A sweeping ordinance to bring zoning to rural and unincorporated areas of Daviess County was presented to the Daviess County Commissioners at Monday's meeting, but was tabled for at least another two weeks. The ordinance was put on hold after questions were raised about coal mining and outdoor advertising provisions.
"As a mining company we had some concerns," said Michael Owens with Solar Sources. "We have sizable land holdings and investments in the county and want to be certain we can access those."
The county's planning advisory committee has worked two years and held at least a dozen meetings preparing the ordinance, but received very little public input. It wasn't until the new law was ready for the commissioners to vote that objections began to surface. "That's the way all of it has gone," said Commissioner Michael Taylor, who was a member of the advisory committee. "I can see where we may need to make some adjustments."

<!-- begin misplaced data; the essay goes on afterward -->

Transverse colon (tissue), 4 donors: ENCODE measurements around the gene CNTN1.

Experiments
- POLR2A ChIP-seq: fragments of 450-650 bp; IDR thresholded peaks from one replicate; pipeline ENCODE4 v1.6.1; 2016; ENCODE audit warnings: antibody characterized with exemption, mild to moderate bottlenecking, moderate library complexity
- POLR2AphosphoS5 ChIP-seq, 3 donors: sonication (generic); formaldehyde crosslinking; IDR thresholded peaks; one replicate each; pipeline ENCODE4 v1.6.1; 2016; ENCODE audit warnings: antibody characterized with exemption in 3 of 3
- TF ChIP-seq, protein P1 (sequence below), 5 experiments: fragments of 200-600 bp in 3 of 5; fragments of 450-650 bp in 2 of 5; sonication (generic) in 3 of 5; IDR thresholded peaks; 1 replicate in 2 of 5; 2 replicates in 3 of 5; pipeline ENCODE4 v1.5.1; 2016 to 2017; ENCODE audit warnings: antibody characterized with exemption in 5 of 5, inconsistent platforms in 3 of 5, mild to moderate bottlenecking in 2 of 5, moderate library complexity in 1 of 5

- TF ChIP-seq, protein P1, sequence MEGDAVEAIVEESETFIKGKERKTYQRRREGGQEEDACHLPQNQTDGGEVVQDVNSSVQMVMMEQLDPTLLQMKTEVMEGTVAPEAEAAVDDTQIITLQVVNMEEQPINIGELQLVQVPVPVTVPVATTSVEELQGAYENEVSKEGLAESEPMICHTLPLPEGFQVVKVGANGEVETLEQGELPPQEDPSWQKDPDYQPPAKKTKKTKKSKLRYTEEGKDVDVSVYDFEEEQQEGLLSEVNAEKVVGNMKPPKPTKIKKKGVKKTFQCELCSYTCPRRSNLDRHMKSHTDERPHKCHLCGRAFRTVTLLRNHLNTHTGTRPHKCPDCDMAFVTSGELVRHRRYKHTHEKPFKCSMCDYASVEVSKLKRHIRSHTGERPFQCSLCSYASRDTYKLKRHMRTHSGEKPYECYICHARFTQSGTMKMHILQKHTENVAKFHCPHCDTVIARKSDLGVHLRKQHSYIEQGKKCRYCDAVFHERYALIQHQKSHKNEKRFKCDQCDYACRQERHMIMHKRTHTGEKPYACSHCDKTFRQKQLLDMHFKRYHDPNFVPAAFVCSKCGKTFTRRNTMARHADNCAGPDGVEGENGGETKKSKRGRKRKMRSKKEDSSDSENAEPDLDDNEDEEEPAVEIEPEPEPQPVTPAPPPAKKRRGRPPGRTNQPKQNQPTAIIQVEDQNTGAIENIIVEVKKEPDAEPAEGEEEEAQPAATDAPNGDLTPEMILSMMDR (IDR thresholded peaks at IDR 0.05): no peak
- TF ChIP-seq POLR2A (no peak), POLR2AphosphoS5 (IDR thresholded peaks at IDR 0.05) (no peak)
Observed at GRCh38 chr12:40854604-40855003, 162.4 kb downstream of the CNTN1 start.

Solar Sources asked that some changes be made to expand the special use provisions that allow for mining. Under the proposed ordinance, a special use could only be obtained on land that is zoned agricultural. "We often have mines that will take in some homes," said Owens. "The mining exception needs to include residential and other possible areas."
The company also wanted clarification on property that is part of inactive mines. "We have a couple of those in the county. Inactive mines would be grandfathered in," said committee chairman Dennis Helms.
Solar Sources also wants to be certain the news zoning lawas will force them to spend more money. "We've done a lot of work in Vigo County and have spent a mint on legal fees for coal we already have commitments on," said Owens. "We don't want to spend money to mine land we already have leases on."